Would you mind taking a short opinion survey?

August 21, 2002

Howard Bashman: Poll-Tergeist - Why the Supreme Court shouldn't care what you think.

Allowing the Constitution's meaning to be determined by public opinion polls not only devalues that historical document, but it also ends up undermining the majority's preferences by allowing a vehemently opposed minority to become much more influential than it would otherwise be. Recent history has shown just how tempting it can be to constitutionalize the public's preferences. Instead of celebrating that result, both the Supreme Court and the public should recognize that it is in the majority's own interest to reject constitutional adjudication by opinion poll in favor of pursuing change through the political process.

Political public opinion polls are highly overrated. Most are poorly written, using leading questions biased to get a desired result. With enough care taken to craft the qeustions, one could use two different set of questions to get two drastically different set of responses from a single sample.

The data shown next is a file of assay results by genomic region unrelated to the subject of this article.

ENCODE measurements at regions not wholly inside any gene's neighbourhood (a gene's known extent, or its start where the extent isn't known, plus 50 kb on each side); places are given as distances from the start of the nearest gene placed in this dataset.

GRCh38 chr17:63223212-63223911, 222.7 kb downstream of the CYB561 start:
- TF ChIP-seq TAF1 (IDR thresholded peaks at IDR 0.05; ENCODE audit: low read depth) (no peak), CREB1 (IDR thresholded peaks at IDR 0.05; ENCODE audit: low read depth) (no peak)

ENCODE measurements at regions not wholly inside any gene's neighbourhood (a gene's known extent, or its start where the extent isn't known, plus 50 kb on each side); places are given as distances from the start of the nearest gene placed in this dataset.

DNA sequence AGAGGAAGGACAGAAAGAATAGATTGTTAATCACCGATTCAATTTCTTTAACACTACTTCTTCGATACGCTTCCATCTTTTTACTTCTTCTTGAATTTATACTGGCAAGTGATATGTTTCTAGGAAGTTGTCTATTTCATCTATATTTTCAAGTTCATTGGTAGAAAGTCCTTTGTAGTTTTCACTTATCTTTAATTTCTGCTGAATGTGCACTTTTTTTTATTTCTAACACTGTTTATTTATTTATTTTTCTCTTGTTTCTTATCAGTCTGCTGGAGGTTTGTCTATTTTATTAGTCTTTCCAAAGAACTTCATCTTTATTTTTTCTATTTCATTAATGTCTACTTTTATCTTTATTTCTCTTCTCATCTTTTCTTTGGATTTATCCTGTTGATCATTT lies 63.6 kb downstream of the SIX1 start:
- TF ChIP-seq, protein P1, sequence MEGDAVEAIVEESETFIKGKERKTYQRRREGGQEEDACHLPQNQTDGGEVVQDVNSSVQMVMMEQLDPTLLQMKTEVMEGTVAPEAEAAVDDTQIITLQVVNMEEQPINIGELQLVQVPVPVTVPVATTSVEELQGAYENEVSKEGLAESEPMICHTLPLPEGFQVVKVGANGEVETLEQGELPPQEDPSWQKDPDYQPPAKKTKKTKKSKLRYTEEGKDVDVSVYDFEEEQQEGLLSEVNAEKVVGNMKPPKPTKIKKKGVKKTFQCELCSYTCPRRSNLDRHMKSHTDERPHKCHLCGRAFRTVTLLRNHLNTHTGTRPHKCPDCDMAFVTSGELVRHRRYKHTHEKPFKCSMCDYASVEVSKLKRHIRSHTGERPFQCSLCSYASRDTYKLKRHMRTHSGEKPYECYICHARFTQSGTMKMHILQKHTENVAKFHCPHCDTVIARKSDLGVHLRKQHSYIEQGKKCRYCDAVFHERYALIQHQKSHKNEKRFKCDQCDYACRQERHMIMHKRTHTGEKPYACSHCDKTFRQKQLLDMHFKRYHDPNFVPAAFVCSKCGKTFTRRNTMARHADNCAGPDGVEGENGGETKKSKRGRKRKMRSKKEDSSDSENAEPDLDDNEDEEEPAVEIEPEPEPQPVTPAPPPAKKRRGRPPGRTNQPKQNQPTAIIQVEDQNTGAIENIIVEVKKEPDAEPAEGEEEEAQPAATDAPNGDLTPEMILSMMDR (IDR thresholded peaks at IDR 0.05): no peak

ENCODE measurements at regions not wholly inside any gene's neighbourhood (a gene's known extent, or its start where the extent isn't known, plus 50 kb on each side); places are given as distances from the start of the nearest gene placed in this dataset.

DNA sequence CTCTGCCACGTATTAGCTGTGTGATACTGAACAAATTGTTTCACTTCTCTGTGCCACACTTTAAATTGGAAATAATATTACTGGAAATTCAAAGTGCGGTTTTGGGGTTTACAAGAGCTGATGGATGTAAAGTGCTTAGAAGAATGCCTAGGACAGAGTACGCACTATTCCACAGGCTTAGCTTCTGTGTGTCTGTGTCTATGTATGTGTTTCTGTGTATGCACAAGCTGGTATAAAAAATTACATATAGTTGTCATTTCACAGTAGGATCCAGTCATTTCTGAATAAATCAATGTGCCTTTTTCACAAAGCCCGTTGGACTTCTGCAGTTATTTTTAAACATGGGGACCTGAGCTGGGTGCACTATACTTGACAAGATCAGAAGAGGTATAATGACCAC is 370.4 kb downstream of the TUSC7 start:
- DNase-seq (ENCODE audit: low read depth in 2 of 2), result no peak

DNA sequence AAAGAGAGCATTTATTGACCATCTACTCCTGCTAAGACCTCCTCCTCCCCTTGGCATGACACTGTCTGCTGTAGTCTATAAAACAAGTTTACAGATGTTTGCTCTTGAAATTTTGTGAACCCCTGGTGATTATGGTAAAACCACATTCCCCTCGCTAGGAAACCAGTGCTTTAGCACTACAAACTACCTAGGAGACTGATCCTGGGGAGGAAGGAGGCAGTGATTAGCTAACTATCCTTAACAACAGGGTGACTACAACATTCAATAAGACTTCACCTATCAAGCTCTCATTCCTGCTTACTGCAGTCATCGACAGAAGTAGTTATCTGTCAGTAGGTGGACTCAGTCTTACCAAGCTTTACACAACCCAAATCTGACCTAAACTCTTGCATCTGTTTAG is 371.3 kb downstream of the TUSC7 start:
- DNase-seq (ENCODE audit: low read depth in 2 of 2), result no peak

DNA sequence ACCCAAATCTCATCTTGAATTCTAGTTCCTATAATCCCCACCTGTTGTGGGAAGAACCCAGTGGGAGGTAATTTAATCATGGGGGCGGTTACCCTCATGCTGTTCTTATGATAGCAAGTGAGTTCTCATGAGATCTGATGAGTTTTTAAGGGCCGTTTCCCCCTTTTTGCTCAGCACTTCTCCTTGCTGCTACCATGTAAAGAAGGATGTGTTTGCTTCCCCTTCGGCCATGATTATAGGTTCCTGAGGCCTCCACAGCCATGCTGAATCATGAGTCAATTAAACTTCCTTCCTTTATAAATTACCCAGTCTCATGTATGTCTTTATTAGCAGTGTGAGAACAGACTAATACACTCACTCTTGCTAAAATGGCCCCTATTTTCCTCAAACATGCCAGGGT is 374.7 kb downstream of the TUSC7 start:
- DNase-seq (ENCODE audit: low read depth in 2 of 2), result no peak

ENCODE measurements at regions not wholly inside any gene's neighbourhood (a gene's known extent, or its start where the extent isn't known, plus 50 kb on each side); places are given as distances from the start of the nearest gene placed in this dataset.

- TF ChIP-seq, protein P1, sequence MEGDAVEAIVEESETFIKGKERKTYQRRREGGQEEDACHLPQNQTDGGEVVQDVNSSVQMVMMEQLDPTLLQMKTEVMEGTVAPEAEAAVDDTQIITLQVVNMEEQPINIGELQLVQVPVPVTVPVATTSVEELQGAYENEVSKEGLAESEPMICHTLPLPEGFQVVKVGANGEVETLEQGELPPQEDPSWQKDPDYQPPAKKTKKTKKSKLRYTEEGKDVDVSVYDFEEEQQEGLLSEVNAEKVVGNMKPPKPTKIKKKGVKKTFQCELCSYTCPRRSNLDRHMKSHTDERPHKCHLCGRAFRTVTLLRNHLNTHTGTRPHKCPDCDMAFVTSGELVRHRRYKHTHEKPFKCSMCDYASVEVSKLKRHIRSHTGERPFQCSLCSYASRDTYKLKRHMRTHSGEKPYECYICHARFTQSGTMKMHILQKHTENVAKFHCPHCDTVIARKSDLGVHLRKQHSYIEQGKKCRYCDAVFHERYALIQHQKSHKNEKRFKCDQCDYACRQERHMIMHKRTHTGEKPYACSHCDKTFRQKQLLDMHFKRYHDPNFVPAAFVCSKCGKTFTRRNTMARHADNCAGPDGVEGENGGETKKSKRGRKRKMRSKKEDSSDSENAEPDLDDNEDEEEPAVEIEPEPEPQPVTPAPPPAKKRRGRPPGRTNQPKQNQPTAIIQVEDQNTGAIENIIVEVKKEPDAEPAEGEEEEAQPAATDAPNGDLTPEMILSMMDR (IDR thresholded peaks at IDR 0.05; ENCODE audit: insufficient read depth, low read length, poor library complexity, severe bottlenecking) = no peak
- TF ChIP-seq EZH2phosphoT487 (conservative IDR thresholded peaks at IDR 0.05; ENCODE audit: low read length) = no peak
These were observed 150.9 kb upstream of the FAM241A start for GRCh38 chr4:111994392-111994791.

The Clinton Administration's addiction to polling is not a good model for the Court to follow. Look at poll-related decisions made around the Lewinsky case. Politically expediency is not a foundation for constructing optimal policy, but still better than the bush administration's "our own self-interest first" system. Leave the Supreme Court's deliberations as far outside the realm of politics as possible.

Posted by Andrew Raff at August 21, 2002 09:38 PM
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